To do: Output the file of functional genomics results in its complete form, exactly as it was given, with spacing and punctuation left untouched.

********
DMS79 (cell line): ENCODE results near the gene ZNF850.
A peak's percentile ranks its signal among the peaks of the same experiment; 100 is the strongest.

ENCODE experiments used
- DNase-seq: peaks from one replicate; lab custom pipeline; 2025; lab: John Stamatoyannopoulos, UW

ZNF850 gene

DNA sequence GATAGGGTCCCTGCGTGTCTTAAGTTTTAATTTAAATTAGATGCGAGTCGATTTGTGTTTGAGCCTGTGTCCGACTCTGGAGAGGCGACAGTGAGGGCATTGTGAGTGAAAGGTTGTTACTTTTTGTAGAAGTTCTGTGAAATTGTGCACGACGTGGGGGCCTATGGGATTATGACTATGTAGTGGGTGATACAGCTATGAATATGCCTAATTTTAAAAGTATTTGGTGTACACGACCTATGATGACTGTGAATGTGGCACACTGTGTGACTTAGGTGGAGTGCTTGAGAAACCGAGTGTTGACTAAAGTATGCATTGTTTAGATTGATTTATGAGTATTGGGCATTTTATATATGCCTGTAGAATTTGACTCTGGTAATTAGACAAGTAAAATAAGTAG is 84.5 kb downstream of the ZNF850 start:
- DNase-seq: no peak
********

DMS79 (cell line): ENCODE results near the gene ZNF850.
A peak's percentile ranks its signal among the peaks of the same experiment; 100 is the strongest.

ENCODE experiments used
- DNase-seq: peaks from one replicate; lab custom pipeline; 2025; lab: John Stamatoyannopoulos, UW

ZNF850 gene

DNA sequence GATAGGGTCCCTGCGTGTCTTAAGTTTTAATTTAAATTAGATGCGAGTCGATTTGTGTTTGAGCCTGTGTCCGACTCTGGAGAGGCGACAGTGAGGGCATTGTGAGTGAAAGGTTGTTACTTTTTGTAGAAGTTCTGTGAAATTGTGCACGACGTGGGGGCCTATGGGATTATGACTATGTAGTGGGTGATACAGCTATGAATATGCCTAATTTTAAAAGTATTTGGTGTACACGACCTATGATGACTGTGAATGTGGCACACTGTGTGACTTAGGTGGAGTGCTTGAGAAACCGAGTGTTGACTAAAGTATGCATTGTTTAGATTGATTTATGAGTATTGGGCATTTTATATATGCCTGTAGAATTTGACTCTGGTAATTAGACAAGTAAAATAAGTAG is 84.5 kb downstream of the ZNF850 start:
- DNase-seq: no peak